The AirPort Utility 6.0 update can be located and installed via Mac OS X’s Software Update feature while the AirPort Extreme and Time Capsule 7.6.1 firmware update can be snagged via AirPort Utility.

The updates require Mac OS X 10.7.2 or later to install and run.

If you’ve tried the new firmware and have any feedback to offer, please let us know in the comments.

OWC releases 480GB Aura Pro Express SSD for MacBook Air

Posted by:
Date: Friday, January 27th, 2012, 13:51
Category: hard drive, MacBook Air, News

The good news: You can now snag up to a 480GB solid-state drive for your MacBook Air.

The bad part: It ain’t cheap.

Per Electronista, Other World Computing has released a 480GB version of its Mercury Aura Pro Express. The new solid-state drive doubles the storage of its SATA3-based, 6Gbps model line. As with other SSDs, more capacity doesn’t mean a sacrifice in speed, and it can deliver as much as 500MB per second in peak transfer speeds.

Apple’s stock SSDs in current-generation Airs usually stop at around half the maximum speed. OWC gets to the faster speed by using a modern SandForce memory controller. Although it doesn’t officially support the TRIM command to optimize the drive, it’s touted as having its own data block management techniques to keep the SSD fast throughout its lifespan.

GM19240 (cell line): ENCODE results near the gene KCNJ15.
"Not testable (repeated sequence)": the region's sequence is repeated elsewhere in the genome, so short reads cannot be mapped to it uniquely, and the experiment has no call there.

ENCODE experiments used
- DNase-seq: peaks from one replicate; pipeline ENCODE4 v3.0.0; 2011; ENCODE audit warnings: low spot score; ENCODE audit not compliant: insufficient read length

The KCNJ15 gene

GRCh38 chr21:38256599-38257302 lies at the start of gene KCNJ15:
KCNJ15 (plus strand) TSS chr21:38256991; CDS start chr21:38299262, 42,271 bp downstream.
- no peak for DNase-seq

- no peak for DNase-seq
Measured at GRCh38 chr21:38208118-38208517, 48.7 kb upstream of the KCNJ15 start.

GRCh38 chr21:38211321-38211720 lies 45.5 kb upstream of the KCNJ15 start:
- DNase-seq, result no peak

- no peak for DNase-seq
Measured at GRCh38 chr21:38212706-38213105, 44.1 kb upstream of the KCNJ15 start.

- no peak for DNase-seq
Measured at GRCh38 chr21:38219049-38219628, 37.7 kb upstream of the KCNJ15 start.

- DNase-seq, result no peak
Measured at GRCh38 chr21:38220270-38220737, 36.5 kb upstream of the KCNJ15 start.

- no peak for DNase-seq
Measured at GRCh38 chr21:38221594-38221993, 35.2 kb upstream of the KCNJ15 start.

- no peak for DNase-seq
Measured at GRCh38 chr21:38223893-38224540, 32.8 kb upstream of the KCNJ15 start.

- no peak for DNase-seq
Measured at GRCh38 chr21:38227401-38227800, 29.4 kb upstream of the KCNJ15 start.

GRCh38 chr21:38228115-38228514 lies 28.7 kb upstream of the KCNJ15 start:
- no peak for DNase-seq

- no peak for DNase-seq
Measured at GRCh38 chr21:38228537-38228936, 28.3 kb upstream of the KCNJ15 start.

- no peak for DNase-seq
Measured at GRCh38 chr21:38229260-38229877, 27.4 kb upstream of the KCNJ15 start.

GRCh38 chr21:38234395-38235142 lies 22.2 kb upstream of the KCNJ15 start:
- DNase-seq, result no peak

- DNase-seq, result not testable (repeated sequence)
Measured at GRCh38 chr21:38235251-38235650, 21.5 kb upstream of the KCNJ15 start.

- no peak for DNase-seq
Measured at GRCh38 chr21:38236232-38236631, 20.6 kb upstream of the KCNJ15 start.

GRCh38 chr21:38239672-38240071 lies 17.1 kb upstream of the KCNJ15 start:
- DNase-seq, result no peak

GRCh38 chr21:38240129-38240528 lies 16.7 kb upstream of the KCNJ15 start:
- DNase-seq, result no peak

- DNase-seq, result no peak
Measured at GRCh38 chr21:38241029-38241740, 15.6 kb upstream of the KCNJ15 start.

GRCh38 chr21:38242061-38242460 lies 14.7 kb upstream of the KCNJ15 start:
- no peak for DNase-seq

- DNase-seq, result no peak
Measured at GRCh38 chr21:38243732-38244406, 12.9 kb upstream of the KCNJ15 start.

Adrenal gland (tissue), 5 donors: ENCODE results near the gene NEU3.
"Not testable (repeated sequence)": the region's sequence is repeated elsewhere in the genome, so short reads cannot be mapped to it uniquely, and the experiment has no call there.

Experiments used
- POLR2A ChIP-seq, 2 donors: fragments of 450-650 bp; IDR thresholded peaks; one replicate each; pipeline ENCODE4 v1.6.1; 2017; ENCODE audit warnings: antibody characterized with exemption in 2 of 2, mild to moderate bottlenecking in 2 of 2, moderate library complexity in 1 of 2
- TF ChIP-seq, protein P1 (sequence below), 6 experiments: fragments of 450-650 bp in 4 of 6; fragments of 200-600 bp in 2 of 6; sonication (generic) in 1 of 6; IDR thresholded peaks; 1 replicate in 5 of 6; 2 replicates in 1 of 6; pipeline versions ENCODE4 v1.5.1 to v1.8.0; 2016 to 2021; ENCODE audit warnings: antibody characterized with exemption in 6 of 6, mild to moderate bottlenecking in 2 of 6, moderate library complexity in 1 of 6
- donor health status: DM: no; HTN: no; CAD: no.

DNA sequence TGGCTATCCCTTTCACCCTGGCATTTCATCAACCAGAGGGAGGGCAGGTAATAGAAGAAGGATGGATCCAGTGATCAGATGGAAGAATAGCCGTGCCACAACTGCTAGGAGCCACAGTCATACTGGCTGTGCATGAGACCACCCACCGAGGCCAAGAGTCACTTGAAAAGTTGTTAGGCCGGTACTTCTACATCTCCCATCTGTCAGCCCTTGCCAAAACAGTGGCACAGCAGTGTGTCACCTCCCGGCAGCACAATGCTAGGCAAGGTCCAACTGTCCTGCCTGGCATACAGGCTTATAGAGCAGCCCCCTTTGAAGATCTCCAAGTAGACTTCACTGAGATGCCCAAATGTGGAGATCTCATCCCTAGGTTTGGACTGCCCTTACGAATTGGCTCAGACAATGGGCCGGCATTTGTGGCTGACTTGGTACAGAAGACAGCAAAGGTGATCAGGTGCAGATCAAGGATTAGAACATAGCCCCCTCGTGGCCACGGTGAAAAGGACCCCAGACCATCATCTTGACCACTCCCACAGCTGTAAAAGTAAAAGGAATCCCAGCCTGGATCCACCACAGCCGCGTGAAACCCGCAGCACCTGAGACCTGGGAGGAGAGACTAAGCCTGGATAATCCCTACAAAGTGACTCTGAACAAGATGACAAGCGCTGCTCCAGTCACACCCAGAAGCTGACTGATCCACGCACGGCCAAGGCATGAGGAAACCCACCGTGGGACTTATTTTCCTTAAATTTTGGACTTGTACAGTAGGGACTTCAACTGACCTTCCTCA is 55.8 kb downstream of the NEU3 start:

The drive works with either size of MacBook Air and has a cost roughly in line with other 480GB SSDs at about US$1,079. Users have to install the drive themselves, but they’re given instructions and a three-year warranty in case the drive itself is faulty. OWC has begun shipping the new drives, which are immediately available.

Stay tuned for additional details as they become available.

EFF looking to keep jailbreaking iOS devices legal in U.S.

Posted by:
Date: Friday, January 27th, 2012, 13:04
Category: Hack, iOS, iPad, iPhone, News

Since it’s now kind of, sort of legal to jailbreak your iOS device, the Electronic Frontier Foundation aims to keep it that way.

Per AppleInsider, an exemption from the Digital Millennium Copyright Act that has made iPhone “jailbreaking” legal is set to expire, and a digital rights advocacy group hopes the U.S. government will renew and expand that exemption.

The Electronic Frontier Foundation this week reached out to members of the public, asking them to help protect the act of jailbreaking, in which users can hack their iPhone or iPad to run unauthorized code. Up until now, jailbreaking has been legal through exemptions in the DMCA, but that exemption is set to expire this year.